Disassociate, is a durational installation and series of performances by New Humans, a New York based minimal noise band and moniker for collaborative work by artist Mika Tajima with musicians, artists, and designers. For this exhibition, Tajima, with other founding member Howie Chen, will present two new installations that will also feature visual and performance collaborations throughout the duration of the exhibition.
Disassociate consists of two installations that function as autonomous sculptures and structures for collaboration, performance, and disruption. In the main room, colorful silkscreen prints fashioned like moveable modular wall panels serve as sound barriers for performance. They will also be used as display structures for the presentation of collaborative visual works by Tajima, Vito Acconci, José León Cerrillo and Philippe Decrauzat.Over time, the panels will be spatially reconfigured and activated through layers of accumulated text and graphic compositions. The back gallery contains a perfectly ordered and precariously arranged assortment of emblematic objects referencing status, luxury and design. A large immaculate pyramid of champagne glasses will balance delicately alongside a top-heavy stack of modular Eames shell chairs. This constructed showroom scene is slated to become a site of destruction in a sound performance held midway through the exhibition.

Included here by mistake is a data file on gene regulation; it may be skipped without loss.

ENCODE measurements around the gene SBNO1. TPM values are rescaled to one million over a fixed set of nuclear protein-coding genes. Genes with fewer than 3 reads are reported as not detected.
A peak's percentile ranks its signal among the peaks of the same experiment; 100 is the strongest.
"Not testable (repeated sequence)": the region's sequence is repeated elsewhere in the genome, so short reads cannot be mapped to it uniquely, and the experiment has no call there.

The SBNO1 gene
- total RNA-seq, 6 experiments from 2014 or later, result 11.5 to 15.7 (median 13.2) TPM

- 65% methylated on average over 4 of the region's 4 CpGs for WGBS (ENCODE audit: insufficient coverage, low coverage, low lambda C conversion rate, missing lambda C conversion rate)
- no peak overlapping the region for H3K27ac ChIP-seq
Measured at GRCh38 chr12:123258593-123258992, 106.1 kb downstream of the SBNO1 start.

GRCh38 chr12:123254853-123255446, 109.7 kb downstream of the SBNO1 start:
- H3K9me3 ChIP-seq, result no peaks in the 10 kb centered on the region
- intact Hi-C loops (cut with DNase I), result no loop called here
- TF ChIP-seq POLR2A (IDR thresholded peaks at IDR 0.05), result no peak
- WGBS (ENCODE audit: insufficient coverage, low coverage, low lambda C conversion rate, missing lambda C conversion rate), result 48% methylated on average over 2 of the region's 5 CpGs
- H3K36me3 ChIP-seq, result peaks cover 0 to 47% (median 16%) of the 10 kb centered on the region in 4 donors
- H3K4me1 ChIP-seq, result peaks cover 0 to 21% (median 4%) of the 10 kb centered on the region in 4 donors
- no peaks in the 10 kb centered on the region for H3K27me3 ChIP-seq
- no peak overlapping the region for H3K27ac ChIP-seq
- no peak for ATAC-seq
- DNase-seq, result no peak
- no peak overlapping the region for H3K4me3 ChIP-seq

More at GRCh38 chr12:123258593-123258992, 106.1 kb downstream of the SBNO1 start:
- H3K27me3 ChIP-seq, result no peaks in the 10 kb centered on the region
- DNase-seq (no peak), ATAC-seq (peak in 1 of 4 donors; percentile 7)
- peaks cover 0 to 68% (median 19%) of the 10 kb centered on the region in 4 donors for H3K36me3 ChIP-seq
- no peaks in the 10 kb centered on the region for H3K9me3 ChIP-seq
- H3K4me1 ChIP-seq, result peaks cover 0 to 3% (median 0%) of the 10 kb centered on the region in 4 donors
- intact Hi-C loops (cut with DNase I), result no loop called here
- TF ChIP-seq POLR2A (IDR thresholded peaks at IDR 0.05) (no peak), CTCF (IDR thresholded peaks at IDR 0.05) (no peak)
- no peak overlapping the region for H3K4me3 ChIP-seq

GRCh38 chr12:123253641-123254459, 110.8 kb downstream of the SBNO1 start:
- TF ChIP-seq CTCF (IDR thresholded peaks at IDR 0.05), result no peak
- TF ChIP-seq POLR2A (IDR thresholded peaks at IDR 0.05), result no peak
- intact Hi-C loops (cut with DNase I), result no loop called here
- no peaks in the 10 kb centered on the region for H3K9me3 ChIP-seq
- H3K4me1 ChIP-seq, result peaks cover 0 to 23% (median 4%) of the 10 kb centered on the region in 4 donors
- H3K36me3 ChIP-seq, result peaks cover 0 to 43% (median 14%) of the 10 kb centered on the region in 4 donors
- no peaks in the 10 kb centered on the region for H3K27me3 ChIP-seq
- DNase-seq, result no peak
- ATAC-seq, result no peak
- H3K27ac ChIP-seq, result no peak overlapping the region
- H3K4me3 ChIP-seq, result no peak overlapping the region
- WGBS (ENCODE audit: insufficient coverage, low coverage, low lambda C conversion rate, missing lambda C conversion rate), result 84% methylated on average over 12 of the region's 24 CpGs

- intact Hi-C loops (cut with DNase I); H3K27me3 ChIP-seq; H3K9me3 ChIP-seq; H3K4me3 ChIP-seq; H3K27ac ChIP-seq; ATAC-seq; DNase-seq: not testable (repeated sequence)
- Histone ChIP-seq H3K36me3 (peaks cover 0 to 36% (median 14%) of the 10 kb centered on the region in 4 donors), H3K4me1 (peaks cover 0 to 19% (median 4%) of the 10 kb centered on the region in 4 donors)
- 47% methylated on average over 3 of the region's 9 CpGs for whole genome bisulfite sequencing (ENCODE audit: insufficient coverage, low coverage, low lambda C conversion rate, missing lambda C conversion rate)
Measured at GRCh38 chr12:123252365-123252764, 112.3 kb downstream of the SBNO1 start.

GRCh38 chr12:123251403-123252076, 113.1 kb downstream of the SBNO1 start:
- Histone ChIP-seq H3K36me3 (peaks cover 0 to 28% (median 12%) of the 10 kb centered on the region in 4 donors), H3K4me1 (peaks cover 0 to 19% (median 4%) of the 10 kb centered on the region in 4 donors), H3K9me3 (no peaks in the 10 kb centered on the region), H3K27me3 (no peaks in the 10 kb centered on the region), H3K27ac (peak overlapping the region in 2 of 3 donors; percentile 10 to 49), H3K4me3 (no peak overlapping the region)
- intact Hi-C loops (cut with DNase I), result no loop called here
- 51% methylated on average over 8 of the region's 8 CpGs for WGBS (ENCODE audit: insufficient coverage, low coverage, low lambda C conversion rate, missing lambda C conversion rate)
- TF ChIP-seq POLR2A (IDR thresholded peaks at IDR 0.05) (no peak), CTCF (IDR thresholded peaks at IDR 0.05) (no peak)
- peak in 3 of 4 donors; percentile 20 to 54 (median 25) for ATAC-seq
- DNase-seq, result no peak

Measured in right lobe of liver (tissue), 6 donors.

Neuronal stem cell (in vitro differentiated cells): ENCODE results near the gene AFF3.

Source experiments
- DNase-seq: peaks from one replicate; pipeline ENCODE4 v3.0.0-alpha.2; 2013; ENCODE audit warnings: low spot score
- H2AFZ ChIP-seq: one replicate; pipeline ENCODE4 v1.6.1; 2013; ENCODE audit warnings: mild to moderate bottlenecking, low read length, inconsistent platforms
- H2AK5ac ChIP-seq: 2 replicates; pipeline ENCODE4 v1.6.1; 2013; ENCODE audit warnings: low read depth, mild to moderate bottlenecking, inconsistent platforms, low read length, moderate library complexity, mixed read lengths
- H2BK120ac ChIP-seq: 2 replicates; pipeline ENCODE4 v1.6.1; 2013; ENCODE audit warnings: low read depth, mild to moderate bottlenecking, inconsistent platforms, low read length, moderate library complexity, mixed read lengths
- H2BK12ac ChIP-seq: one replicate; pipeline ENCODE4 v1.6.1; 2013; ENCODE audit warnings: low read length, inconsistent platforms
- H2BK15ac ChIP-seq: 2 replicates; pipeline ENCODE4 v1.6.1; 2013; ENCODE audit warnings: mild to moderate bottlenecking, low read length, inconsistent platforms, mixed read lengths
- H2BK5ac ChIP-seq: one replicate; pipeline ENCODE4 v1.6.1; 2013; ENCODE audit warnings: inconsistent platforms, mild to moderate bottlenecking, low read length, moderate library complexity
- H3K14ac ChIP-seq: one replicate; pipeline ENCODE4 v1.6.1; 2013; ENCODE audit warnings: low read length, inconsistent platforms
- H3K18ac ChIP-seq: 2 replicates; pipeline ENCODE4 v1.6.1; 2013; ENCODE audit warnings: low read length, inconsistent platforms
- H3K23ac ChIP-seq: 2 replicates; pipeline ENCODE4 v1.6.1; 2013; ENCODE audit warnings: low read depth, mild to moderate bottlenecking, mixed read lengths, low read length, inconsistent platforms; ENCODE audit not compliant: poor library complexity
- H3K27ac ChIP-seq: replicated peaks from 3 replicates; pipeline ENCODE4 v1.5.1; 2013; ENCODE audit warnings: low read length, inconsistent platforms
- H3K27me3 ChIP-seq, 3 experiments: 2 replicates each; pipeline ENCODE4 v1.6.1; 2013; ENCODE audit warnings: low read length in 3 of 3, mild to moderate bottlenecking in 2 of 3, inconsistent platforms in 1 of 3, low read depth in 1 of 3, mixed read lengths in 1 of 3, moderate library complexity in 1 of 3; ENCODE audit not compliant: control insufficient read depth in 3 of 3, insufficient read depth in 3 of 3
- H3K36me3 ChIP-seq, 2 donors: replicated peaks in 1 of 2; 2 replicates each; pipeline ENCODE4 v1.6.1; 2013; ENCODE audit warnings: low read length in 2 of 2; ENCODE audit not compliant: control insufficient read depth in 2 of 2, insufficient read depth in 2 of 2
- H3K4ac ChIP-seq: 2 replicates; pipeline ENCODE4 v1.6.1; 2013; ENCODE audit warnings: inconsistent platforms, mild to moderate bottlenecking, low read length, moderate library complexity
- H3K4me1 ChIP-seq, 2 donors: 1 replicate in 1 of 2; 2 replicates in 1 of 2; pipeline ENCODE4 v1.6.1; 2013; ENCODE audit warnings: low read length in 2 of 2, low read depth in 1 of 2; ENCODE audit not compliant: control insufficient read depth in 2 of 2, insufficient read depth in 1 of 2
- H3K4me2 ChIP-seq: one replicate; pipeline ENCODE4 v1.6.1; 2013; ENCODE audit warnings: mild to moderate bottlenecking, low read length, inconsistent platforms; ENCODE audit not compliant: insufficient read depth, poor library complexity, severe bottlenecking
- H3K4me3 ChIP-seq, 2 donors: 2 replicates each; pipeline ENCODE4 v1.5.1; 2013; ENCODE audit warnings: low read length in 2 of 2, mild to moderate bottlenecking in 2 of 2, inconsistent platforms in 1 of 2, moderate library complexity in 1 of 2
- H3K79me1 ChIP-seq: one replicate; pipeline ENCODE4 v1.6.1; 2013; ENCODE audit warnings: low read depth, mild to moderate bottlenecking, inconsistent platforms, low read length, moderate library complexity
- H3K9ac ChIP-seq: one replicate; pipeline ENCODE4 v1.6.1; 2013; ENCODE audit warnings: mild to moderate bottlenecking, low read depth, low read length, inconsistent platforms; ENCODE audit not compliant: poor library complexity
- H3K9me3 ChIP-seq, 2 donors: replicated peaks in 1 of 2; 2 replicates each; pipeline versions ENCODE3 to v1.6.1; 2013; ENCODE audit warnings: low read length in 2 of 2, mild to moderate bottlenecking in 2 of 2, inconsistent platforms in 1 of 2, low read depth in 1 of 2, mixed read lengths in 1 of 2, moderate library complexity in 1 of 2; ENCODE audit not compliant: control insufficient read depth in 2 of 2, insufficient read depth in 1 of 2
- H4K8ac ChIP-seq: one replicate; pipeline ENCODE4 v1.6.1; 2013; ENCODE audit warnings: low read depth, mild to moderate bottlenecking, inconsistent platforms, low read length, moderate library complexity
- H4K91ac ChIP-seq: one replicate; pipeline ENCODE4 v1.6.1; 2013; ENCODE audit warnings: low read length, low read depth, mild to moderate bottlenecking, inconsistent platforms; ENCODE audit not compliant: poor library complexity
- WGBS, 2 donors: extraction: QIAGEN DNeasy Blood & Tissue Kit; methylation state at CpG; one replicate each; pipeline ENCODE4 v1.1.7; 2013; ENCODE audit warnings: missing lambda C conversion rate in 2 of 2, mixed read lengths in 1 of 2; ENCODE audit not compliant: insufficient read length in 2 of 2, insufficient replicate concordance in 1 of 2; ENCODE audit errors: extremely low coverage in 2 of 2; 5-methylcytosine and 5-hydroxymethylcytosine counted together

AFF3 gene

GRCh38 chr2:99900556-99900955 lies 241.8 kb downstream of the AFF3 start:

Emanating throughout the entire gallery space will be an ongoing sound element recorded by Howie Chen. The sound piece features the anticipatory drone of a guitar amp just turned on, drawn out ad infinitum, and a popular song restructured into anonymous static noise. Together, the sounds resemble the crackling prelude heard on vinyl record recordings.
As it takes the shape of an evolving sound composition, the exhibition will be punctuated by two separate live performances. The first event pairs a reading by Vito Acconci with a New Humans performance of sine wave drones, feedback, and geometric beat patterns. Its ‘recording studio’ configuration of isolated and obstructed areas created by the graphic sound partitions recalls the setting of Jean-Luc Godard’s Sympathy for the Devil, which features The Rolling Stone’s recording sessions for their iconic anthem. The second event features a destruction performance by noise musician C. Spencer Yeh and New Humans during which the stacks of champagne glasses and shell chairs will be toppled and sampled over the course of an extreme noise set.
In its entirety and in its singularities, Disassociate underlines the potentialities, separations, and contradictions of collaboration in the process of mapping different creative practices. Repurposing bankrupt formalisms and recognizing the need to destroy and build at the same time, this durational exhibition points to the kinds of strategies and processes that can be used to create new articulations of form and sound through an antagonistic relationship to expectation, formalism, and style.